Medical Marijuana in the Treatment of Glaucoma
The human eyeball is filled with fluid, which exerts pressure to keep the eyeball spherical. Glaucoma is a condition in which the channels through which the fluid flows gradually become blocked and the pressure in the eyeball gradually increases. This causes progressive damage to the optic nerve, and gradual deterioration of vision. Glaucoma is the second leading cause of blindness, and affects 1.5 % of 50-year olds and 5 % of seventy-year olds.
Standard treatments have unpleasant or dangerous side effects, and have little effect on intraocular pressures in end-stage glaucoma. Cannabis however lowers intraocular pressures dramatically with none of the serious side effects. Patients who find that standard medicines do not help their conditions report that smoking cannabis quickly restores their vision. Many long-term glaucoma patients have successfully maintained their sight for over 20 years, using cannabis, and avoided the gradual painful deterioration leading to blindness that is otherwise enevitable. (Ironically the discovery that cannabis lowers intraocular pressure was made accidentally during a police experiment. They were trying to discover if cannabis caused pupil dilation in users, so that they could detect and arrest them more easily!)
It is possible that a cannabis-containing eyedrop could be developed in the future which would have no side effects but this is made difficult since cannabinoids are not water soluble.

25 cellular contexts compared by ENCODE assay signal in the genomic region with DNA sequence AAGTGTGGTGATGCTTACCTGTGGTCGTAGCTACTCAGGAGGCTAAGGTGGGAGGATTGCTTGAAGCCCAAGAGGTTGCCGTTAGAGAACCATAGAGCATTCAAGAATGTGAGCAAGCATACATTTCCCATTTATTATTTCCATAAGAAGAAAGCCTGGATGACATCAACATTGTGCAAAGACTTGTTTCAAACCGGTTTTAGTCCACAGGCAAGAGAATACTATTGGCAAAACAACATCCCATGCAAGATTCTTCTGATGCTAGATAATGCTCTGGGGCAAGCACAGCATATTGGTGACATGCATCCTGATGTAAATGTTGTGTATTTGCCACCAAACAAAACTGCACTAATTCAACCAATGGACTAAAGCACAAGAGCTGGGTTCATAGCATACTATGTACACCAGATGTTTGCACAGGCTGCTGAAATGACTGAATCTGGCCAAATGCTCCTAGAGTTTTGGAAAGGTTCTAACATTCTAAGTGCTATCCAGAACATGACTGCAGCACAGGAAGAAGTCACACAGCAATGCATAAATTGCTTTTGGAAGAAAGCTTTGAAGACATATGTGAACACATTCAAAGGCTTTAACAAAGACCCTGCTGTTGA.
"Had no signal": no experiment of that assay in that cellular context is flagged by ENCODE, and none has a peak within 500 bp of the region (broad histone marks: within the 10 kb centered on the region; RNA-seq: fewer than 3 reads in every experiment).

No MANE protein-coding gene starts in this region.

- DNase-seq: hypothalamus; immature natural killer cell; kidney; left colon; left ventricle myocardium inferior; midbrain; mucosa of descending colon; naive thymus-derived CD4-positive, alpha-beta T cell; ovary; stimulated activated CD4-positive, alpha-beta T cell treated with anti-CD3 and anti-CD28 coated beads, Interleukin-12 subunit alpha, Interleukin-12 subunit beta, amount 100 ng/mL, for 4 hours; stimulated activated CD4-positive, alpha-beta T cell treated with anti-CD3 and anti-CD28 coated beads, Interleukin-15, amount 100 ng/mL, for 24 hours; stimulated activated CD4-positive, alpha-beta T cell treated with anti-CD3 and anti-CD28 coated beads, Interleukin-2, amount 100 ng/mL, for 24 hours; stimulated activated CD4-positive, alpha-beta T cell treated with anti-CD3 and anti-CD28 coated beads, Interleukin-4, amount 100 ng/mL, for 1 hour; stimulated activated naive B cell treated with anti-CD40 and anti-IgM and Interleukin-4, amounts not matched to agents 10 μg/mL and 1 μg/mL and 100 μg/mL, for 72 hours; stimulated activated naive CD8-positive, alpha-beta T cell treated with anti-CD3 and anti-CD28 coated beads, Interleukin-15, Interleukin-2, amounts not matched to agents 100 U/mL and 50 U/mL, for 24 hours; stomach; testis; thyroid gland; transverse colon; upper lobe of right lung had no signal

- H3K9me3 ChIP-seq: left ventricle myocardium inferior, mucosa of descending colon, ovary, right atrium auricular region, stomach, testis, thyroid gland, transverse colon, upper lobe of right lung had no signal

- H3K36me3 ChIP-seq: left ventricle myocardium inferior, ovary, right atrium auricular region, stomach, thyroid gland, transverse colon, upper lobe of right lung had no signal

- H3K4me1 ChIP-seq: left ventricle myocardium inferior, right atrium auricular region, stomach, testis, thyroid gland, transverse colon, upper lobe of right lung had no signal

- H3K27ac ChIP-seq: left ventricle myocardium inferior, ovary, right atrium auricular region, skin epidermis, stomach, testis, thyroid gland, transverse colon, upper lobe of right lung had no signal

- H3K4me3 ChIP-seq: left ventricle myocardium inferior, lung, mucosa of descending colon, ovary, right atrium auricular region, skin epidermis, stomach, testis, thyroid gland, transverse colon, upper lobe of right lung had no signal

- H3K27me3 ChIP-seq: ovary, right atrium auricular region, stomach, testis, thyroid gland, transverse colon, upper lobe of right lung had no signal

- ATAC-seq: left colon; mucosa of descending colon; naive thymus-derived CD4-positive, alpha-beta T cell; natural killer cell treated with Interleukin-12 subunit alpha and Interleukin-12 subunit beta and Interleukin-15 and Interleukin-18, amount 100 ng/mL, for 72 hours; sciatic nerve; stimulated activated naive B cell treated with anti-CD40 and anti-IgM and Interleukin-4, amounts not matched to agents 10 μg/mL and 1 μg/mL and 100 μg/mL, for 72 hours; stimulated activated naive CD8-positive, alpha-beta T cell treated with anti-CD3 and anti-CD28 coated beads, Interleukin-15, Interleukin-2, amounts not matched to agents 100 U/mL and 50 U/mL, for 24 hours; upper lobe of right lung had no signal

The effect of cannabis on intraocular pressure (IOP) in normal subjects has been well studied, however the effect on glaucoma patients is less well known, with only a handful of patients studied. Only one study used herbal cannabis, the rest have used cannabinoids. Hepler & Frank (1971) found that oral or smoked cannabis reduced intraocular pressures in normal subjects for about 4 to 5 hours with “no indications of any deleterious effects … on visual function or ocular structure”. They concluded that cannabis may be more useful than conventional medications and probably works by a different mechanism.
Almost all of the studies using cannabinoids have been double-blind and placebo controlled. Two studies were of the effects of oral or smoked THC on IOP in normal subjects. Hepler et al. (1976) reported that the drop in IOP was dose-related. Jones et al. (1981) found that tolerance to the effects quickly built up, and there was a rebound in IOP to above baseline levels when treatment was stopped. Another two studies used intravenous infusions of various cannabinoids. Perez-Reyes et al. (1976) found that only the cannabinoids that had psychoactive effects produced a drop in IOP. Cooler & Gregg (1977) reported a drop in IOP but increased anxiety. The effects of cannabinoids on IOP were confirmed in numerous animal experiments, reviewed by Adler & Geller (1986).
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